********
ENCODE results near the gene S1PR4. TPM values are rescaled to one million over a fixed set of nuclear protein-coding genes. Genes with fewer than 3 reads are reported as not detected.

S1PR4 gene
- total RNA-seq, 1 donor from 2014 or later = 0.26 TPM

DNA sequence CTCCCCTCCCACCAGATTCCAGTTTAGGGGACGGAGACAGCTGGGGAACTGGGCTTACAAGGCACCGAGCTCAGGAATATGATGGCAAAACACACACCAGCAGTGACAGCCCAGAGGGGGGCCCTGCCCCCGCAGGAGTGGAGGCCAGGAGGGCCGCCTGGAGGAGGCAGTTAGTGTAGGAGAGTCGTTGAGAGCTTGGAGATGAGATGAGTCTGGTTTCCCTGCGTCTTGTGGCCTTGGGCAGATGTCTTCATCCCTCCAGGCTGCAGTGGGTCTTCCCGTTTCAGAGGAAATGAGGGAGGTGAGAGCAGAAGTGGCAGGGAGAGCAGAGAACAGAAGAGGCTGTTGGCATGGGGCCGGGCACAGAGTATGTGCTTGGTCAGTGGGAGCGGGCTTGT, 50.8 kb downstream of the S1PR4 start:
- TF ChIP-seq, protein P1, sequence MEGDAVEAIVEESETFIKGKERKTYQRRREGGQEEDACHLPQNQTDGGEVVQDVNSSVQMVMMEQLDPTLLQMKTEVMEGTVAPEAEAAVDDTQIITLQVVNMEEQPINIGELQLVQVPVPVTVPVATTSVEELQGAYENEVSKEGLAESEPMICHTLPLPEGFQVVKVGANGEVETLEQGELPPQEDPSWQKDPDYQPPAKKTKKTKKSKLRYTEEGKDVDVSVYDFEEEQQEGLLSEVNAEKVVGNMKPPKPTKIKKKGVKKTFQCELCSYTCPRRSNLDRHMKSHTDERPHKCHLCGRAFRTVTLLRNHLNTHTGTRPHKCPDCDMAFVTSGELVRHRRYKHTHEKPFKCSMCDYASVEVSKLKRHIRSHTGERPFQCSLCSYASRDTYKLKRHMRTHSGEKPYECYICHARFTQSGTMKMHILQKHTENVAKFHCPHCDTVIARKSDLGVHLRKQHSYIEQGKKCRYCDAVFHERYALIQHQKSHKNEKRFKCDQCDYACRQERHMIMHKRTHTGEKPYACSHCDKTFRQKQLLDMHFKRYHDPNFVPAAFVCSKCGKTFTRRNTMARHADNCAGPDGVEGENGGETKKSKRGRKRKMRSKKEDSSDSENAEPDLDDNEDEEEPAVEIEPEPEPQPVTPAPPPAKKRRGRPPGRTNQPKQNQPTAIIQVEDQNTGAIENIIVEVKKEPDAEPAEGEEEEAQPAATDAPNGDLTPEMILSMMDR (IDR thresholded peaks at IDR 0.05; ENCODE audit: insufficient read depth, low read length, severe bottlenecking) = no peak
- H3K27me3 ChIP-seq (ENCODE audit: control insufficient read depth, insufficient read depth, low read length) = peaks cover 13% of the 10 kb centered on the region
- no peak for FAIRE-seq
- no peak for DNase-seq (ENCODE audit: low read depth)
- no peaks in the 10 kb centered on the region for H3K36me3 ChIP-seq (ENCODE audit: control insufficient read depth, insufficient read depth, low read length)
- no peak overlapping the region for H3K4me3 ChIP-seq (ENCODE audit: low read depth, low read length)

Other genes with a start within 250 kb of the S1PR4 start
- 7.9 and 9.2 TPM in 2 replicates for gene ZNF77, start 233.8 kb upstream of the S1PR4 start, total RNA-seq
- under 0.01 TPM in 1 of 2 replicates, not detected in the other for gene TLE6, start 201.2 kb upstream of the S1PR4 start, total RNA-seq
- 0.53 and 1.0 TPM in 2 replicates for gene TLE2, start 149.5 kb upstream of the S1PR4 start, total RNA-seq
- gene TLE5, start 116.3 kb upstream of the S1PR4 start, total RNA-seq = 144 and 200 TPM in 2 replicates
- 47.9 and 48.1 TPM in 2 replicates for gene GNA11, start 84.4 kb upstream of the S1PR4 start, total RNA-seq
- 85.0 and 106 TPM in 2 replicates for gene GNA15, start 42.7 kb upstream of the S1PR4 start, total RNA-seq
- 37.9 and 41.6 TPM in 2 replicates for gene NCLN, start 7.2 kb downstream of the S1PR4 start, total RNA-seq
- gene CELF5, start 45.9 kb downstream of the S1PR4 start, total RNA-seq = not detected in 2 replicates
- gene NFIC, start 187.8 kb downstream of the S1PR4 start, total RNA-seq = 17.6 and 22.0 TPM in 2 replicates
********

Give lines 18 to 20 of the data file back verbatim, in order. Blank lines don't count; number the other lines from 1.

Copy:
- 37.9 and 41.6 TPM in 2 replicates for gene NCLN, start 7.2 kb downstream of the S1PR4 start, total RNA-seq
- gene CELF5, start 45.9 kb downstream of the S1PR4 start, total RNA-seq = not detected in 2 replicates
- gene NFIC, start 187.8 kb downstream of the S1PR4 start, total RNA-seq = 17.6 and 22.0 TPM in 2 replicates